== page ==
(Thanks to Barran Liebman for sharing their Electronic Alert on this subject.)
A longstanding Washington court battle has ended with a cautionary ruling for employers. Hegwine v. Longview Fibre involved a claim that the employer had discriminated on the basis of an applicant’s pregnancy when it refused to hire her because she was unable to satisfy the lifting requirements of the job. The Washington Supreme Court described the facts this way: Hegwine had been offered a job subject to a physical examination. She disclosed her pregnancy during that examination and, on request, presented a medical release authorizing lifting at 20-30 lbs and showed up for work, but was sent home while the employer evaluated the lifting authorization. Hegwine had her doctor raise the limits to 40 lbs, but after a conversation with the company’s doctor, he settled at “20 pounds frequently and 40 pounds occasionally to infrequently.” That led to a job analysis and a decision that Hegwine could not perform the essential functions, a withdrawal of the job offer, and a finding of discrimination on the basis of sex (pregnancy).
Washington law recognizes a defense of business necessity but in this case the court concluded it had not been established because of the way the facts laid out:
- The ad for the job did not mention lifting requirement;
- The interviewers mentioned a requirement of only 25 pounds;
- Hegwine did not suggest she had any restrictions;
- The employer made an assumption that because Hegwine was pregnant, she would be restricted;
- After Hegwine’s doctor cleared her, the employer changed the lifting requirement;
- When the employer received further clearance, the employer talked to the doctor;
- Even though the third release still permitted Hegwine to do the job, the employer sent her home until it sorted out the situation;
- Only then did the employer start a job analysis, which identified an even higher requirement;
- The new higher requirement was not disclosed to Hegwine or her physician; and
- Hegwine’s offer was withdrawn because of her “availability.”
The inability to show a business need had far reaching consequences. The Court went further and concluded that even asking about pregnancy was an unfair employment practice because there was no reason to believe that pregnancy was inconsistent with the requirements of this job.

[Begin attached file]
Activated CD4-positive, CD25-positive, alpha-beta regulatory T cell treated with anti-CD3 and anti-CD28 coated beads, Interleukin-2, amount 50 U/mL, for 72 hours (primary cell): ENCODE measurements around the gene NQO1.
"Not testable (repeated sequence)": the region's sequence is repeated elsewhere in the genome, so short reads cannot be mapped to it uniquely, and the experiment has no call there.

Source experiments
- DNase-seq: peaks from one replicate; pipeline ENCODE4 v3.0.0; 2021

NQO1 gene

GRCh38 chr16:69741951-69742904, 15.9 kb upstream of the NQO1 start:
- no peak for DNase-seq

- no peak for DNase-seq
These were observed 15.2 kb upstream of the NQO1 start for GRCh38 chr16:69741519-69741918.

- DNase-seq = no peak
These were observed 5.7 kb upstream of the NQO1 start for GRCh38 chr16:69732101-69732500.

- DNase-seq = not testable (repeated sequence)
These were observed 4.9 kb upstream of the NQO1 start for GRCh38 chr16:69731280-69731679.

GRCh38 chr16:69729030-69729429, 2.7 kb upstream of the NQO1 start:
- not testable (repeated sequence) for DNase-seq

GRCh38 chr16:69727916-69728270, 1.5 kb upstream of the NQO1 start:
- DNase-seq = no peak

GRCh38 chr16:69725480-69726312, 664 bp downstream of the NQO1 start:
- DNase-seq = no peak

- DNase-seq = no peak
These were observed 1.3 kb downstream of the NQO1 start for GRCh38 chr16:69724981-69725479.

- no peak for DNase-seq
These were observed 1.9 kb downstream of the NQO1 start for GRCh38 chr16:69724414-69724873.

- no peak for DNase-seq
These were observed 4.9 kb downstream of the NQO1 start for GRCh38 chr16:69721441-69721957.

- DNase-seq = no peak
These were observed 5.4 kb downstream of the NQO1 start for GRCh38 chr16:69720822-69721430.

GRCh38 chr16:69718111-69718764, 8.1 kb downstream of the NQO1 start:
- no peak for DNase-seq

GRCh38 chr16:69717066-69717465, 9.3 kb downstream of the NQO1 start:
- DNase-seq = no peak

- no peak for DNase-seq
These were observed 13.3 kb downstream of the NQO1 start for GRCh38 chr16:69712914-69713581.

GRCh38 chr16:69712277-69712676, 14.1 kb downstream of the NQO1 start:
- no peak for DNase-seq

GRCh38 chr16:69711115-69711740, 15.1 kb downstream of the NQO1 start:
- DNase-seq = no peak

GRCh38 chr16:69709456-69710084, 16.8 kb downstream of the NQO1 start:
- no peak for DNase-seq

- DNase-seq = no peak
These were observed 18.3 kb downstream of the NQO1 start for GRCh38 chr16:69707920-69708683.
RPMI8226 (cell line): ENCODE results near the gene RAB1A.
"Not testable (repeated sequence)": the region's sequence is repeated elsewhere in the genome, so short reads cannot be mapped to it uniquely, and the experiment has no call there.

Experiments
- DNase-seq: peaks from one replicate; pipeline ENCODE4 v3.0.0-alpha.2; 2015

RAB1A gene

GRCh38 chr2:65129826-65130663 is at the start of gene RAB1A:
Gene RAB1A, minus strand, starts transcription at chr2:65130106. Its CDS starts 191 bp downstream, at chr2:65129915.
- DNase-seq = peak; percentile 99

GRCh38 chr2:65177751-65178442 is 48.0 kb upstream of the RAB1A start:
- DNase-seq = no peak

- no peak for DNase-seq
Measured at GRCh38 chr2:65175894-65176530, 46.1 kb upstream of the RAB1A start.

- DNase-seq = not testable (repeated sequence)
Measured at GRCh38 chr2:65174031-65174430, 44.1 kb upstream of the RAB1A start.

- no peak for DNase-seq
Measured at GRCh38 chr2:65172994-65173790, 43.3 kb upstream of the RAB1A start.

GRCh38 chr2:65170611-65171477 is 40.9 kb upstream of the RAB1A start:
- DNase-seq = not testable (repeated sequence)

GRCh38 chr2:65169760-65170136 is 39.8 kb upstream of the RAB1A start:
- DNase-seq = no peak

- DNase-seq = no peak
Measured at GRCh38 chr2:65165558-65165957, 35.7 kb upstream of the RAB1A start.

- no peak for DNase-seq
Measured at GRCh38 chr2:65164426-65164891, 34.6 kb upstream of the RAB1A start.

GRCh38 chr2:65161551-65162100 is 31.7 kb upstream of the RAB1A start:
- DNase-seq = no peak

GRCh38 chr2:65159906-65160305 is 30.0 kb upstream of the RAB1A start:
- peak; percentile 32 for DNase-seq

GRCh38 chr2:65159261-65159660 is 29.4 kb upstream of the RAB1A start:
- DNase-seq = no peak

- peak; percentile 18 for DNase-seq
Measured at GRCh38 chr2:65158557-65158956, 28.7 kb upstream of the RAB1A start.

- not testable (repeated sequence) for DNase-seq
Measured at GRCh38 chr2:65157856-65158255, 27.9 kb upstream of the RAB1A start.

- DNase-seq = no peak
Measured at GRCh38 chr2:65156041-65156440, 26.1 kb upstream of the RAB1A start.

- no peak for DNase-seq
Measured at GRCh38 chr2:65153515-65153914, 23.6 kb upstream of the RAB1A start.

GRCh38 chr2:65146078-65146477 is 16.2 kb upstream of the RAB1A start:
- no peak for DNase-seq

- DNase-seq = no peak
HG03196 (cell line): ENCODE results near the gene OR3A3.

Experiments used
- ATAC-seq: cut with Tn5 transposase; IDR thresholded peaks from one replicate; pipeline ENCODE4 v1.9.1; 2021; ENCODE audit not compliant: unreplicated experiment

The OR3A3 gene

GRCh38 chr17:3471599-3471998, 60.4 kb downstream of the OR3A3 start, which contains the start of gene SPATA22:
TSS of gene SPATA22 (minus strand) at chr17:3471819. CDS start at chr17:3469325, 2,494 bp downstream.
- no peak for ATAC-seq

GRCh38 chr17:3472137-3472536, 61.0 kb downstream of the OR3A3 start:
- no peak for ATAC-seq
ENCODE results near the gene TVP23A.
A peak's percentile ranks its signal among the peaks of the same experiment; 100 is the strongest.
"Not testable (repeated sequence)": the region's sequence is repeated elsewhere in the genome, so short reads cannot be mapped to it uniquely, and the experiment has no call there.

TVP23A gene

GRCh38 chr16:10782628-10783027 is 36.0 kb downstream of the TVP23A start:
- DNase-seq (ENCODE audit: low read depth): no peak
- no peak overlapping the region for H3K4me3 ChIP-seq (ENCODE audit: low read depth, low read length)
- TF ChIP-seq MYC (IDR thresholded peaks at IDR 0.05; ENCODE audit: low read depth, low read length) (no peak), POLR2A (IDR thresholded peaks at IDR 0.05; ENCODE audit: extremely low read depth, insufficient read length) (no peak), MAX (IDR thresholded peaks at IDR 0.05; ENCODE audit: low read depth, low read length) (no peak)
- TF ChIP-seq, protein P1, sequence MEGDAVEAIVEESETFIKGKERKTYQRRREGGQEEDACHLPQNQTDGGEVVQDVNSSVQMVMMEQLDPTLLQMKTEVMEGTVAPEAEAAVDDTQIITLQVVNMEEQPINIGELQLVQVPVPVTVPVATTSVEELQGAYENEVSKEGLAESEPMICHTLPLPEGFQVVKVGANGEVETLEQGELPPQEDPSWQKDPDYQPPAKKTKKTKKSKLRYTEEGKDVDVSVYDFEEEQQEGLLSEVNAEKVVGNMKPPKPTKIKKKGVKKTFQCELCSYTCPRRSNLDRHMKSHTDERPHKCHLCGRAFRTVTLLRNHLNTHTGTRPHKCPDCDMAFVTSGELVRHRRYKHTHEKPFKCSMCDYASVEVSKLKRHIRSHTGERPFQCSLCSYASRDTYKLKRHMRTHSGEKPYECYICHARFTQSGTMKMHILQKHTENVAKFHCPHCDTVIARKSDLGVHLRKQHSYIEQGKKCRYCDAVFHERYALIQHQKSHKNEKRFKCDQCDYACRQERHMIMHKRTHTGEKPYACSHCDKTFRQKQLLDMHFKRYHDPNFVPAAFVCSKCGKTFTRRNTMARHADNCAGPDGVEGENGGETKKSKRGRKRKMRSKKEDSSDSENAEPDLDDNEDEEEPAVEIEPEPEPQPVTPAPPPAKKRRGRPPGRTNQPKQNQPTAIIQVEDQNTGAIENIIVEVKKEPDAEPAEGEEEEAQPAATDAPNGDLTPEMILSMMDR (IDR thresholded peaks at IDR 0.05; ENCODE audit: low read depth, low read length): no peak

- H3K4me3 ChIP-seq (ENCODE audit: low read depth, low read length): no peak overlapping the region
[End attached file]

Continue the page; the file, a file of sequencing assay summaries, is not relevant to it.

Hegwine is a detailed fact-intensive decision but the cautions are clear:
- If there are physical requirements for the job, identify them before hiring.
- Make sure the requirements are consistently applied throughout the hiring process including advertisements, interviews, and post-hire physicals; avoid making changes after an applicant has disclosed a pregnancy or other condition.
- Avoid assumptions about what an applicant can or cannot do.
- Be clear, precise and correct when articulating the reasons for a termination or withdrawal of a job offer.
- General safety considerations don’t matter as much to applicants, judges, or juries as they do to employers. Pay attention to whether the status actually interferes with the applicant’s ability to do the job.
The Court made one final legal ruling that is important for employers to understand: pregnancy is not a disability, so employers should not be evaluating employment in the language and with the procedures used for disability law (“essential functions” and “accommodation” being the most common). The issue here is whether there was discrimination. “Should an employer hire a pregnant employee, that employee is to receive the same treatment as any other employee with similar physical limitations.” This decision does not suggest that employers have to hire pregnant employees who cannot perform the job – just that the employer has to be pretty certain that is so.
Electronic Alerts are written by Barran Liebman attorneys for their clients and friends. Alerts are not intended as legal advice, but as employment law, labor law, and employee benefits announcements. Copyright © 2007 by Barran Liebman LLP